Use this URL to cite or link to this record in EThOS: https://ethos.bl.uk/OrderDetails.do?uin=uk.bl.ethos.743955
Title: A quantitative risk assessment of exposure to nitrates in drinking water and thyroid disorders in East Anglia, United Kingdom
Author: Onuoha, George Nnamdi
ISNI:       0000 0004 7231 3903
Awarding Body: University of Essex
Current Institution: University of Essex
Date of Award: 2018
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Abstract:
Review of animal and epidemiological studies suggest that exposure to nitrates in drinking water is associated with thyroid disorders, including mild - to - moderate iodine deficiency; hyperthyroidism; hypothyroidism; thyroid hypertrophy (goitre) and thyroid cancer. However, the weight of evidence following a meta – analysis is strongest for goitre; weak for subclinical hypothyroidism and weakest for clinical hypothyroidism and hyperthyroidism (clinical and subclinical). The effect estimate for goitre is, OR = 3.13 (95%Cl: 2.35-4.16); I2 = 24.9%, p = 0.28. Although causality was not firmly established between nitrates in drinking water and goitre, the risk assessment framework was used to estimate lifetime excess risk of thyroid cancer in East Anglia given widespread nitrate contamination of drinking water sources in the region. Thyroid cancer was used as a proxy for goitre given that malignancy can result from goitre which is usually benign and there is no register for goitre and/or benign thyroid tumours in the UK. Risk estimates suggests that 20 cases or 13 per cent of the 154 thyroid cancer cases calculated in a population of 2,849,918 in East Anglia in 2014, can be attributable to nitrates in drinking water and this would have been eliminated from the population if there was no nitrates in drinking water. The lifetime excess risk of thyroid cancer at nitrate levels below and equal to the drinking water standard of 50mg/l, is 0.02 – 0.28. This is above the range (1x10-6 to 1x10-5) considered negligible and suggests that the current drinking water standard for nitrates, originally set to protect against infantile methaemoglobinemia is unlikely to protect against thyroid cancer and warrants a review. The review should include a consideration of lowering the drinking water standard; reduction of nitrates in drinking water sources and/-or introducing iodine prophylaxis in the UK given that the effect of nitrates on the thyroid gland is dependent on the amount of dietary iodine intake. Although there were a lot of uncertainties and assumptions in the risk assessment process, the recommendation is based on the precautionary principle.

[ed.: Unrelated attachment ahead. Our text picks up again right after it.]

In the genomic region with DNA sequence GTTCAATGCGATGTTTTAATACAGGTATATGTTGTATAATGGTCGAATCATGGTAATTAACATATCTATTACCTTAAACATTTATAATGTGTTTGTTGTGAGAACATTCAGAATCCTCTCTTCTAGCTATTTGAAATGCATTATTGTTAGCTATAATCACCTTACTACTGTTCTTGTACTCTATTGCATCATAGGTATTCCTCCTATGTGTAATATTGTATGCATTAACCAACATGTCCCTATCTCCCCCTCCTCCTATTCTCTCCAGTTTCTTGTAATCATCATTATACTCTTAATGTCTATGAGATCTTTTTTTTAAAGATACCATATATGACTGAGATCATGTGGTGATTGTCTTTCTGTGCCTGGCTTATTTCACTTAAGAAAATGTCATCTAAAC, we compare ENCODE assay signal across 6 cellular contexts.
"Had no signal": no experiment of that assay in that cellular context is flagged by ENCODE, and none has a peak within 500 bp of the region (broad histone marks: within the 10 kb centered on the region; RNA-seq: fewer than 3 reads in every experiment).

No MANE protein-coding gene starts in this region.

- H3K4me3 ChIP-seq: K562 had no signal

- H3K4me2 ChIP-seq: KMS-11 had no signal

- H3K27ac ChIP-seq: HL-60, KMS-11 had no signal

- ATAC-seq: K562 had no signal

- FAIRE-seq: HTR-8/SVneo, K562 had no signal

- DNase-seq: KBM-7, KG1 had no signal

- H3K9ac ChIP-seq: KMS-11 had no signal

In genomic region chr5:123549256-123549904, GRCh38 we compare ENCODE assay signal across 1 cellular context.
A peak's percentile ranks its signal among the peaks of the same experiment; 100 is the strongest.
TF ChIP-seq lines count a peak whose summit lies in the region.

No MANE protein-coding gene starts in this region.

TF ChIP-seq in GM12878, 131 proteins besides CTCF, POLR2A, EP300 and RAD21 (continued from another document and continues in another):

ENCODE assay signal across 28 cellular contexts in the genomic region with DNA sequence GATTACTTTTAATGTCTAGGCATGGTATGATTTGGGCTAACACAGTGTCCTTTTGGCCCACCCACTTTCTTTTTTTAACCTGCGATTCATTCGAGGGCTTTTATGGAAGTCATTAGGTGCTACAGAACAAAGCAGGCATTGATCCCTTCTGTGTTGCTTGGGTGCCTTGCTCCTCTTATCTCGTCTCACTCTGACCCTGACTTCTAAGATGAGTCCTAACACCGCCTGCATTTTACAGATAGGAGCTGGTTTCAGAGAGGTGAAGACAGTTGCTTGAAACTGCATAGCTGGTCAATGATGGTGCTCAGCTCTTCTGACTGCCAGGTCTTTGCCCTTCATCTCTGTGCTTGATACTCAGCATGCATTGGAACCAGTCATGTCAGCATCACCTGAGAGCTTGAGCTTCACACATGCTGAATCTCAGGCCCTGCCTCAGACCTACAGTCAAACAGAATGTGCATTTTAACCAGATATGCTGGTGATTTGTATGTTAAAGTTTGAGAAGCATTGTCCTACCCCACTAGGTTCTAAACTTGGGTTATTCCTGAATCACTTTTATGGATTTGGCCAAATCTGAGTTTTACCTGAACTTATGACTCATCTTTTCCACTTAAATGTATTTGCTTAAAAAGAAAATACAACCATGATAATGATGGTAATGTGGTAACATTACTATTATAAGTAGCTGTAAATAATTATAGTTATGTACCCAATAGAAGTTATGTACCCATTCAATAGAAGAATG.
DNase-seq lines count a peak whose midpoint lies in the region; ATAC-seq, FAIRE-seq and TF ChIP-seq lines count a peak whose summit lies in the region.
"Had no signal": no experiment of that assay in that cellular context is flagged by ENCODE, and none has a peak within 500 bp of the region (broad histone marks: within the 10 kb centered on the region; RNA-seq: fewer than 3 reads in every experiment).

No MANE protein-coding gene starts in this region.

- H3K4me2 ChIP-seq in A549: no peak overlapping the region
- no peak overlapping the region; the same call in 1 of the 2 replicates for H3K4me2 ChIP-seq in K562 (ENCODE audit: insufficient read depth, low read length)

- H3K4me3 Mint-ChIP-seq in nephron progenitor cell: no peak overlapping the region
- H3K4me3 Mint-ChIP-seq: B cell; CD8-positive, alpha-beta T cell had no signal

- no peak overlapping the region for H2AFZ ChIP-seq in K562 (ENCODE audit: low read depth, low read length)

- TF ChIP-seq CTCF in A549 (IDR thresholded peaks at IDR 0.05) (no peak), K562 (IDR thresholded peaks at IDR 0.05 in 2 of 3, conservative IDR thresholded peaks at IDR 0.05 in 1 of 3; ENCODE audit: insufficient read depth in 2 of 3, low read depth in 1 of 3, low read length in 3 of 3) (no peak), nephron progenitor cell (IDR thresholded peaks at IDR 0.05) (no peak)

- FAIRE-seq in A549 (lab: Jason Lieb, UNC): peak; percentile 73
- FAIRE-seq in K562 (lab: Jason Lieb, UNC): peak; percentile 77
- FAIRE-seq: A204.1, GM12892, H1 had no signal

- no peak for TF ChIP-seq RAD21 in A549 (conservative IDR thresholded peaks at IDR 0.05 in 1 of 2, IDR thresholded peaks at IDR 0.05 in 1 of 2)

Supervisor: Not available Sponsor: Not available
Qualification Name: Thesis (Ph.D.) Qualification Level: Doctoral
EThOS ID: uk.bl.ethos.743955  DOI: Not available
Keywords: GE Environmental Sciences ; H Social Sciences (General) ; R Medicine (General)
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